I have a question: Usually a villainous take on the Camp Gay or, on the other end of the spectrum, a Manly Gay sexual predator whose preferred "quarry" are straight men or young, naive Twinks.
James Westerfield as Mr. Adrims Teri Brooks as Mrs. His first release, Macabrewas a modest thriller.
The public bought it and the film was a financial, if not critical, success. William Castle added a gimmick to most of his films over the next ten years. A voice-over advised the audience of the time remaining in which they could leave the theater and receive a full refund if they were too frightened to see the remainder of the film.
To ensure the more wily patrons did not simply stay for a second showing and leave during the finale, Castle had both numbered  and different colored tickets printed for each show. He came up with "Coward's Corner," a yellow cardboard booth, manned by a bewildered theater employee in the lobby.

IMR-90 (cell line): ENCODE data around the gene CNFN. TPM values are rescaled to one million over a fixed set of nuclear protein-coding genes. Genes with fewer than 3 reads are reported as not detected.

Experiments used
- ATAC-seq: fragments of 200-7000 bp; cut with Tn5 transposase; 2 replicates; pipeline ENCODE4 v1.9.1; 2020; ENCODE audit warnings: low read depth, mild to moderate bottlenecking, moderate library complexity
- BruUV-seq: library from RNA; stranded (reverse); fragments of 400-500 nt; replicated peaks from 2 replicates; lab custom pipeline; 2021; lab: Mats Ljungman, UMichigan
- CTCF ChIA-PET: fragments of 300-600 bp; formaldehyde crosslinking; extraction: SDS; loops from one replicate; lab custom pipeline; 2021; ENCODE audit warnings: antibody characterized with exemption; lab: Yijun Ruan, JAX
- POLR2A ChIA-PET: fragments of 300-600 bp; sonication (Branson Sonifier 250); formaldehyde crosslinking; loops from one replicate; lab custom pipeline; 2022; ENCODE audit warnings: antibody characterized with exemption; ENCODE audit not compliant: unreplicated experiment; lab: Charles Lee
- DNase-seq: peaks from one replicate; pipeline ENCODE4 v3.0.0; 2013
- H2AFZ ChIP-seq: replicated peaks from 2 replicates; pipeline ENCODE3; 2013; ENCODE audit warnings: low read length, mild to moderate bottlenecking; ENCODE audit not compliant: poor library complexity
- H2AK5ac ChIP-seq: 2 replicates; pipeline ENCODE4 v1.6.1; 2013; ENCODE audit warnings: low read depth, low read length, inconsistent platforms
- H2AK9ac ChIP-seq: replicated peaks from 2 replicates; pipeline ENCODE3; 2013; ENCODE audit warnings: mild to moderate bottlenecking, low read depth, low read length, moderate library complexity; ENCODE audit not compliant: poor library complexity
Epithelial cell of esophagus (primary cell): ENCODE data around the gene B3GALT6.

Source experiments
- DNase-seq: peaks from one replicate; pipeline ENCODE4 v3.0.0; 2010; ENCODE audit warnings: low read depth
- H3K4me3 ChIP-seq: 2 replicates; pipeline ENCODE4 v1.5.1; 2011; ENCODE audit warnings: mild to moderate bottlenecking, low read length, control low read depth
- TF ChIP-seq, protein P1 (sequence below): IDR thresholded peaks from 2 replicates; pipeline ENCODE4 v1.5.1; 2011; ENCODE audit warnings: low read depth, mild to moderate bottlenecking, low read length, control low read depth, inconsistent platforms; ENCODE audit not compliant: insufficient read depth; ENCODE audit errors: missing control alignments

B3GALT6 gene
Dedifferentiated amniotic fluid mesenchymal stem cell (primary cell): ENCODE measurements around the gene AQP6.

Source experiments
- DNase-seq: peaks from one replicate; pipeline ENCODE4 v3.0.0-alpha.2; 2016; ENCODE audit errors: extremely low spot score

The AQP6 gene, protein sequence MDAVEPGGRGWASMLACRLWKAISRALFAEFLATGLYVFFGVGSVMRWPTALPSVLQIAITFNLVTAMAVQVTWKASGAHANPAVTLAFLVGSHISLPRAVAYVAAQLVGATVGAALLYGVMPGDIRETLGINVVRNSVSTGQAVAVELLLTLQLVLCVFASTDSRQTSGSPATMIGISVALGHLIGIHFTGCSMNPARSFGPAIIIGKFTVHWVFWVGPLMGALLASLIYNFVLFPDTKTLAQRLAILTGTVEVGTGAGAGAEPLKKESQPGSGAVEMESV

When the Fright Break was announced, and you found that you couldn't take it any more, you had to leave your seat and, in front of the entire audience, follow yellow footsteps up the aisle, bathed in a yellow light. Before you reached Coward's Corner, you crossed yellow lines with the stencilled message: I wonderwho would offer a blood-pressure test.
All the while a recording was blaring, "Watch the chicken! Watch him shiver in Coward's Corner! The one percent refund dribbled away to a zero percent, and I'm sure that in many cities a plant had to be paid to go through this torture. No wonder theater owners balked at booking a William Castle film.
It was all just too complicated.
Other critics were not so kind. The New York Times said "Near the end of Homicidal, yesterday's horror entry at neighborhood theaters, the disembodied voice of William Castle, the producer-director, announces a 'fright break', during which the economy-minded viewers may return their tickets for a refund If the reprieve had come before the opening of this dismal imitation of Psycho and Mickey Spillaneit would have been a better idea.The Fifty Best Catholic Movies of All Time.
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